Browse by author
Lookup NU author(s): Dr Shoba Amarnath,
This work is licensed under a Creative Commons Attribution 4.0 International License (CC BY 4.0).
© 2020 The Authors. European Journal of Immunology published by WILEY-VCH Verlag GmbH & Co. KGaA, Weinheim. The immune system is tightly regulated by a subset of T cells defined as regulatory T cells (Tregs). Tregs maintain immune homeostasis by restraining unwarranted immune cell activation and effector function. Here, we discuss an important but underappreciated role of proteases in controlling Treg function. Proteases regulate a number of vital processes that determine T cell immune responses and some of them such as furin, ADAM (through regulating LAG receptor), MALT, and asparaginyl endopeptidase are implicated in Treg immunobiology. Targeted protease inhibition, using either small molecule inhibitors or gene deficient mice has demonstrated their specificity in modulating Treg function in experimental murine models. These data further highlight the ability of proteases to specifically regulate Tregs but no other T effector lineages. Taken together, it is apparent that incorporating proteases as targets within Treg cell engineering protocols may enable generation of robust Treg cellular therapeutics. These engineered Tregs may possess enhanced regulatory function along with resistance to lineage deviation in inflammatory disease such as colitis and graft versus host disease. Within this review, we summarize research on the role of proteases in regulating Treg function and discuss the translational potential of harnessing Treg function by targeting protease driven regulatory pathways.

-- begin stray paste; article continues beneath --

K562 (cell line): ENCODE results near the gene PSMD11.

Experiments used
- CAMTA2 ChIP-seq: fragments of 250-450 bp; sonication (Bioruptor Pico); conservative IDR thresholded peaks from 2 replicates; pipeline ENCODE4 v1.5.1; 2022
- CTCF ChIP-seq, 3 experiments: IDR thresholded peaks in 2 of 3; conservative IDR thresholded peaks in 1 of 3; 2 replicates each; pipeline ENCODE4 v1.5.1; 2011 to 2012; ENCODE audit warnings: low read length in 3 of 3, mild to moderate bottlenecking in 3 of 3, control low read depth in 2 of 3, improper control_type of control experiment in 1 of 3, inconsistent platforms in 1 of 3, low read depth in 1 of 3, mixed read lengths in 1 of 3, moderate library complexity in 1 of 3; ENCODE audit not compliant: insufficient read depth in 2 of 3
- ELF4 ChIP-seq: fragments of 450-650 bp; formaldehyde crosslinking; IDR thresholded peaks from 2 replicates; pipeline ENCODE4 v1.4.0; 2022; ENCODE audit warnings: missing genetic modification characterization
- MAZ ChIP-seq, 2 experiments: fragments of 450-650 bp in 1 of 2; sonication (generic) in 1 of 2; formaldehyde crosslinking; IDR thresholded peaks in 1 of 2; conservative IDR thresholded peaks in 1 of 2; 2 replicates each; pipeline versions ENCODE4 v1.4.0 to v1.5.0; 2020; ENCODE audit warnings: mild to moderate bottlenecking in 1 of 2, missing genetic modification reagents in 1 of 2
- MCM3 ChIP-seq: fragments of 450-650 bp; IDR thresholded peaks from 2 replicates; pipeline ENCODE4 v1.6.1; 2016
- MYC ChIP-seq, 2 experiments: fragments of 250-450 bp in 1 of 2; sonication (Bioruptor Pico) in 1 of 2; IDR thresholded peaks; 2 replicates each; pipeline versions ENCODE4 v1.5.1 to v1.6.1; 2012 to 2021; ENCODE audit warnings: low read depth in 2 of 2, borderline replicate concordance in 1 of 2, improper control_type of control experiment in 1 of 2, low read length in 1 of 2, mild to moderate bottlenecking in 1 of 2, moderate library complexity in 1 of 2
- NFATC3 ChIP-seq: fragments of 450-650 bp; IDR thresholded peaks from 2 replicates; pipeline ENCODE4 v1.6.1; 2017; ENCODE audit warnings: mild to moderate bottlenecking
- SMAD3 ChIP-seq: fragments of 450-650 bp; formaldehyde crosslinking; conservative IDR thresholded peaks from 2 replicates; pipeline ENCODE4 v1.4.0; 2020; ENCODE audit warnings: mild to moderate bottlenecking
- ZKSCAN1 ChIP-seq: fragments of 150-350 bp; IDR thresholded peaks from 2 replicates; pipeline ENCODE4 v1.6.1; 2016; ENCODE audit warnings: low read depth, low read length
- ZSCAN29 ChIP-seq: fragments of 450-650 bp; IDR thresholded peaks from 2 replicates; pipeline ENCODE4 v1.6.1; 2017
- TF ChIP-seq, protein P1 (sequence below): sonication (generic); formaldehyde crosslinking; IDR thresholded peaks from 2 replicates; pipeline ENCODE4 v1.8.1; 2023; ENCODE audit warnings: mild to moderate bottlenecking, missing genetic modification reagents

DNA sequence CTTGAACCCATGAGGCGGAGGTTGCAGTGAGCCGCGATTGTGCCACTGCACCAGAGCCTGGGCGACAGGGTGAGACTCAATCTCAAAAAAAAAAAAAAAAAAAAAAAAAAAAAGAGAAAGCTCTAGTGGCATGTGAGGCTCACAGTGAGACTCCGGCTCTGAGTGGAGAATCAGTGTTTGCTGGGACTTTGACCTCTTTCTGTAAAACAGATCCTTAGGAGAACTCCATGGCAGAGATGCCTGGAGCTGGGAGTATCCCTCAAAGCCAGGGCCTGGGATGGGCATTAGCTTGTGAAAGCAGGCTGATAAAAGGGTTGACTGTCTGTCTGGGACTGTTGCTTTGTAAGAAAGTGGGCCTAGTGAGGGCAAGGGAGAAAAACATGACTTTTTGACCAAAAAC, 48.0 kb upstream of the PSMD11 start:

Author(s): Amarnath S, Brown ML
Publication type: Review
Publication status: Published
Journal: European Journal of Immunology
Print publication date: 01/06/2020
Online publication date: 08/05/2020
Acceptance date: 06/05/2020
ISSN (print): 0014-2980
ISSN (electronic): 1521-4141
Publisher: Wiley-VCH Verlag
PubMed id: 32383480